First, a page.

FIFA, the world governing body for football, needs to change as its reputation has taken a serious hit following controversy surrounding the voting for the 2018 and 2022 World Cups, according to a survey undertaken by Calacus.
One hundred sports business executives attending the Geneva 2014 International Sports Conference were asked whether current FIFA President Sepp Blatter should run for a fifth term as President.
A staggering 89% said that they thought it was time for a fresh face.
FIFA vice President HRH Prince Ali of Jordan recently declared his intent to stand on a platform of transparency, joining former FIFA deputy general secretary Jerome Champagne, who has been lobbying since early last year.
In 2014, FIFA also faced scrutiny surrounding the assessment of the voting for Russia and Qatar for the 2018 and 2022 World Cups.
The subsequent investigation into the voting process by FIFA Ethics Committee investigator Michael Garcia resulted in his resignation, and claimed to be unhappy at the “erroneous” summary which was initially published by the world football governing body.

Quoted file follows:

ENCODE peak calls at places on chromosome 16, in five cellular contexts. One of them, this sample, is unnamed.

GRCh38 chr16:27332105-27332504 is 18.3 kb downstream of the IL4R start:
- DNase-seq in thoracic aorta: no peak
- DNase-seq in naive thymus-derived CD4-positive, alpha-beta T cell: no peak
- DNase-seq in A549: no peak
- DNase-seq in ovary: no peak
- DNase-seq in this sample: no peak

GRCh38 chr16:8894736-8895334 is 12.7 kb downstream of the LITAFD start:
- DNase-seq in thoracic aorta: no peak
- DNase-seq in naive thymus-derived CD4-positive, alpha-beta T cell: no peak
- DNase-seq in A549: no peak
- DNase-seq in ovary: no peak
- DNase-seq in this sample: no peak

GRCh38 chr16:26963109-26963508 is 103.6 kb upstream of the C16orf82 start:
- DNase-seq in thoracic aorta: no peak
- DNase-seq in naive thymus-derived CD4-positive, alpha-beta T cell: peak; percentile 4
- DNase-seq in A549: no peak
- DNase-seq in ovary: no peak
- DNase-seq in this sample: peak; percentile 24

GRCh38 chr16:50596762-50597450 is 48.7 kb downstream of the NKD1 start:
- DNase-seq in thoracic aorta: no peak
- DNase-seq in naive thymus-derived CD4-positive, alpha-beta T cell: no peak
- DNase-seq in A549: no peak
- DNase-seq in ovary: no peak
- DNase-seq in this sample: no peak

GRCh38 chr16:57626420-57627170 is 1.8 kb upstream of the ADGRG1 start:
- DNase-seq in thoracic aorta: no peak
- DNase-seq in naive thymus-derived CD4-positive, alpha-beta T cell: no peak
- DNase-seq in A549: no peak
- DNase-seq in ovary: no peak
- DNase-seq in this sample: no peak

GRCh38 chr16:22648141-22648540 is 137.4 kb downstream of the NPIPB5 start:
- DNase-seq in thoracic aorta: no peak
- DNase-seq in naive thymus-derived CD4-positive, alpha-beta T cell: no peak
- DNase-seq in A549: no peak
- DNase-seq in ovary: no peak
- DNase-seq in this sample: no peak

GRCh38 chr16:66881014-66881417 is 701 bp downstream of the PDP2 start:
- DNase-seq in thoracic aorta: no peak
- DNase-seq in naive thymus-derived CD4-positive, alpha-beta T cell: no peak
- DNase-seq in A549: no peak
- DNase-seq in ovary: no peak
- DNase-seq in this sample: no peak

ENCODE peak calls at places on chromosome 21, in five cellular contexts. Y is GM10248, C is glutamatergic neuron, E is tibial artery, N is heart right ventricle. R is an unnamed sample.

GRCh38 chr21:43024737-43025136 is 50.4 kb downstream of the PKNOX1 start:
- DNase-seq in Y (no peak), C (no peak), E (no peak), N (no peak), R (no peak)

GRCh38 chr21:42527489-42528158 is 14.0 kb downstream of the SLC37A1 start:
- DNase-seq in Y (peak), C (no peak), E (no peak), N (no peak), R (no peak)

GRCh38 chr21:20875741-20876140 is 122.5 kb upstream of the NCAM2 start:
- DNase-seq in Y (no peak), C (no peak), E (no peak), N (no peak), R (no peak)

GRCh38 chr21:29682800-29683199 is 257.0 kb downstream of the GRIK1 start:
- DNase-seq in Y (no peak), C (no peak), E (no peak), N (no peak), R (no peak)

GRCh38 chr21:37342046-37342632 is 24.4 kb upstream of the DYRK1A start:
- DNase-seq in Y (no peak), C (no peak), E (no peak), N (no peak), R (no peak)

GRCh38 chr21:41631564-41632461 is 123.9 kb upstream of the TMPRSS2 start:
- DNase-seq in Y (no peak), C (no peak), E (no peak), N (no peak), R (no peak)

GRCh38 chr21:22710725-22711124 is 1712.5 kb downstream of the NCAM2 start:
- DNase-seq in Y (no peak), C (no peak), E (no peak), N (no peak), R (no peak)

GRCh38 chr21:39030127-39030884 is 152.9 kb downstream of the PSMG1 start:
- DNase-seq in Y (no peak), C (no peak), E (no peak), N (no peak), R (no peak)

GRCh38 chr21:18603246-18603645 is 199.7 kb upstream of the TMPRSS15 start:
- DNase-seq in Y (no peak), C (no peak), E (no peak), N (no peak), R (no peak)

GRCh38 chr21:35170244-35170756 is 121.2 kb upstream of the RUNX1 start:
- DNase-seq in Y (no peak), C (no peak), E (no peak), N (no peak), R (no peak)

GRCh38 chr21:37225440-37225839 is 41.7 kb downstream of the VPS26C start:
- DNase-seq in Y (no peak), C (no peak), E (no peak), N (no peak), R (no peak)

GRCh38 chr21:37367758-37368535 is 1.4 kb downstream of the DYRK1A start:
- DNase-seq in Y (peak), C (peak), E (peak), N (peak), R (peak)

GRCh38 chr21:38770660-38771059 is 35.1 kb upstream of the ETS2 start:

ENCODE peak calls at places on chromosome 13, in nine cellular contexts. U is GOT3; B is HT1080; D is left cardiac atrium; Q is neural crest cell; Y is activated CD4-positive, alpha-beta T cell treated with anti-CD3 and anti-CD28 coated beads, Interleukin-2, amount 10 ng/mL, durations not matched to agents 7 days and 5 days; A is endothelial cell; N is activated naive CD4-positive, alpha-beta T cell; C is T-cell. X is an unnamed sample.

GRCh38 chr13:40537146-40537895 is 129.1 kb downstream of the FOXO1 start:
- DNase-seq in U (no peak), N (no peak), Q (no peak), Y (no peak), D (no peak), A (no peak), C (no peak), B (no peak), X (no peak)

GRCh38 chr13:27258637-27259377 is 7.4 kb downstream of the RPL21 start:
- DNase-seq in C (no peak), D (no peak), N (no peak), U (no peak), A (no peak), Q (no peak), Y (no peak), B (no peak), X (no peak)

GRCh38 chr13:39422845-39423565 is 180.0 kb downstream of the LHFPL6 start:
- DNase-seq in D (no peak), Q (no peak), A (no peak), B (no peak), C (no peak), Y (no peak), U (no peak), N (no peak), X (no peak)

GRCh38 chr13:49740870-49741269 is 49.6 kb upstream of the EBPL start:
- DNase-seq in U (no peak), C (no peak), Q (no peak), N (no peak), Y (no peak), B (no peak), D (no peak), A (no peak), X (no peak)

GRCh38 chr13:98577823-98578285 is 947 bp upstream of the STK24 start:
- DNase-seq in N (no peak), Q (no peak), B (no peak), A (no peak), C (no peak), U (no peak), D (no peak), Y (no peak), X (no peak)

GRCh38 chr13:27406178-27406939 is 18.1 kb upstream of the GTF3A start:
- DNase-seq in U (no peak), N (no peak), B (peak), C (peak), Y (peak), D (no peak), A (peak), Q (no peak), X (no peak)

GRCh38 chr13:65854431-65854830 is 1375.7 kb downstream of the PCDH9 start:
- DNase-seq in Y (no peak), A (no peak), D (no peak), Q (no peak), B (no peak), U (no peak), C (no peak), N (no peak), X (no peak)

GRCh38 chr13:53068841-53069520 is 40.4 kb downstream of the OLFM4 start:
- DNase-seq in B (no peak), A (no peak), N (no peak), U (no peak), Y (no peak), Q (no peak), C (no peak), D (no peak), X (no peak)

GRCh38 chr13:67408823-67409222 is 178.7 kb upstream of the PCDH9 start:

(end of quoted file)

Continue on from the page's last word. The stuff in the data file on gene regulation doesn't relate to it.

Of those surveyed, 92% believe that serious damage has been done to football by the handling of the World Cup bid process and subsequent investigation.
FIFA executives have finally agreed to publish a ‘legally appropriate version’ of the Garcia report but it appears as far as sport business is concerned, the damage has already been done.
With its reputation facing such challenges, FIFA and in particular Mr Blatter or whoever wins May’s Presidential election, needs to ensure absolute transparency and the highest possible ethical standards for the custodians of world football.
Mr Blatter and his colleagues are seasoned communicators and highly experienced at running the high profile governing body.
But as the Calacus survey shows, even those who work in the world of sport business have concerns about the management of FIFA – and that may have a longer term impact on sponsorship and broadcasting deals.
Speeches and comments made by Mr Blatter and other senior executives need to show a greater empathy with football fans worldwide and communicate better the grassroots initiatives which underpin the game.
Calacus has worked with major sports governing bodies and administrators providing strategic communications support which helps engage their audiences, attract new fans and reach the stakeholders that matter to them.